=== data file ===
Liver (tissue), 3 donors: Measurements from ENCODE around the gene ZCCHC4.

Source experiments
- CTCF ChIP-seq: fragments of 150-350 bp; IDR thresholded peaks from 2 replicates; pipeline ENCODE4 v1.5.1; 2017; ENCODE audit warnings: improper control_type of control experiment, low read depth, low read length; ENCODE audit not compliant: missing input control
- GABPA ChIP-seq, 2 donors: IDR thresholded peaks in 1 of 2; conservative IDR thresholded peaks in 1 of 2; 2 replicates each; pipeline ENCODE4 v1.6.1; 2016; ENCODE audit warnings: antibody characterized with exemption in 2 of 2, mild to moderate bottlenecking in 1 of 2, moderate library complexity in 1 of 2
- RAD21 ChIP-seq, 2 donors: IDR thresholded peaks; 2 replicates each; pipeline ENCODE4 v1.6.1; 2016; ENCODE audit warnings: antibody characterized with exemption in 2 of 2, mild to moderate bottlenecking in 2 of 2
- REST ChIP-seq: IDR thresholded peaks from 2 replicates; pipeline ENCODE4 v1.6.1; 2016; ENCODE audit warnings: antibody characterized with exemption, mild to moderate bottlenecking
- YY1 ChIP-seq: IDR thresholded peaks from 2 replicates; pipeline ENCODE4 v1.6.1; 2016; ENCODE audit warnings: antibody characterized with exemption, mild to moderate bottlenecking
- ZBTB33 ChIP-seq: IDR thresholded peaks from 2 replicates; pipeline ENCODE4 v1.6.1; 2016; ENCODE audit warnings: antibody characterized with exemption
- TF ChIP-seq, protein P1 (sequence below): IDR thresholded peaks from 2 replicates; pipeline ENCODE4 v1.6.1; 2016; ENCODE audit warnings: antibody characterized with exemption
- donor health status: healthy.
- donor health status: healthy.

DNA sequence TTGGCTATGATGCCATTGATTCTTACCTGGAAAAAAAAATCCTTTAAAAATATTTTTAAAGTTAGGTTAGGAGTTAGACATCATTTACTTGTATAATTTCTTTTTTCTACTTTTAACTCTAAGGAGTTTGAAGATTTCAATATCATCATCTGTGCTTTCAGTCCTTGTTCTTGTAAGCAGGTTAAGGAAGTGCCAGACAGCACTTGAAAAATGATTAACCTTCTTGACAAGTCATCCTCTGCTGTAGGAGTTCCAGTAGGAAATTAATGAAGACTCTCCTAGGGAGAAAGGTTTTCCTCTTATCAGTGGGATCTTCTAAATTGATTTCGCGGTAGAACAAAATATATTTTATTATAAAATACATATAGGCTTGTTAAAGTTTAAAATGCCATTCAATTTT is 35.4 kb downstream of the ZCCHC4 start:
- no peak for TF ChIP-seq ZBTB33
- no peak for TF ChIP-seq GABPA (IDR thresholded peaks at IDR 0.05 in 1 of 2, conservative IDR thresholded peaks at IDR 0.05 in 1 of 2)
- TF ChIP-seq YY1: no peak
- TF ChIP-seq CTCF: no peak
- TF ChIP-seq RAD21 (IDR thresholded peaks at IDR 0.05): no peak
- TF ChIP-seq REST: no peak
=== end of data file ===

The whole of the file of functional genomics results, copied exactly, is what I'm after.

Liver (tissue), 3 donors: Measurements from ENCODE around the gene ZCCHC4.

Source experiments
- CTCF ChIP-seq: fragments of 150-350 bp; IDR thresholded peaks from 2 replicates; pipeline ENCODE4 v1.5.1; 2017; ENCODE audit warnings: improper control_type of control experiment, low read depth, low read length; ENCODE audit not compliant: missing input control
- GABPA ChIP-seq, 2 donors: IDR thresholded peaks in 1 of 2; conservative IDR thresholded peaks in 1 of 2; 2 replicates each; pipeline ENCODE4 v1.6.1; 2016; ENCODE audit warnings: antibody characterized with exemption in 2 of 2, mild to moderate bottlenecking in 1 of 2, moderate library complexity in 1 of 2
- RAD21 ChIP-seq, 2 donors: IDR thresholded peaks; 2 replicates each; pipeline ENCODE4 v1.6.1; 2016; ENCODE audit warnings: antibody characterized with exemption in 2 of 2, mild to moderate bottlenecking in 2 of 2
- REST ChIP-seq: IDR thresholded peaks from 2 replicates; pipeline ENCODE4 v1.6.1; 2016; ENCODE audit warnings: antibody characterized with exemption, mild to moderate bottlenecking
- YY1 ChIP-seq: IDR thresholded peaks from 2 replicates; pipeline ENCODE4 v1.6.1; 2016; ENCODE audit warnings: antibody characterized with exemption, mild to moderate bottlenecking
- ZBTB33 ChIP-seq: IDR thresholded peaks from 2 replicates; pipeline ENCODE4 v1.6.1; 2016; ENCODE audit warnings: antibody characterized with exemption
- TF ChIP-seq, protein P1 (sequence below): IDR thresholded peaks from 2 replicates; pipeline ENCODE4 v1.6.1; 2016; ENCODE audit warnings: antibody characterized with exemption
- donor health status: healthy.
- donor health status: healthy.

DNA sequence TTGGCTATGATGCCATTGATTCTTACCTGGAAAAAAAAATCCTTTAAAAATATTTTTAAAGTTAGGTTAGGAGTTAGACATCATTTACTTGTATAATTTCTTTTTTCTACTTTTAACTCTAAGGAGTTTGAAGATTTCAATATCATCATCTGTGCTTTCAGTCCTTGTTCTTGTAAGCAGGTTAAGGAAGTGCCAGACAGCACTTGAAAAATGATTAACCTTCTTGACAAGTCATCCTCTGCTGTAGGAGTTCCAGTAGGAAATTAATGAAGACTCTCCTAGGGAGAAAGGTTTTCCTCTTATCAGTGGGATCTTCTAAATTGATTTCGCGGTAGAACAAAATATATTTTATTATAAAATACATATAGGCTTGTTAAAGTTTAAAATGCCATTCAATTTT is 35.4 kb downstream of the ZCCHC4 start:
- no peak for TF ChIP-seq ZBTB33
- no peak for TF ChIP-seq GABPA (IDR thresholded peaks at IDR 0.05 in 1 of 2, conservative IDR thresholded peaks at IDR 0.05 in 1 of 2)
- TF ChIP-seq YY1: no peak
- TF ChIP-seq CTCF: no peak
- TF ChIP-seq RAD21 (IDR thresholded peaks at IDR 0.05): no peak
- TF ChIP-seq REST: no peak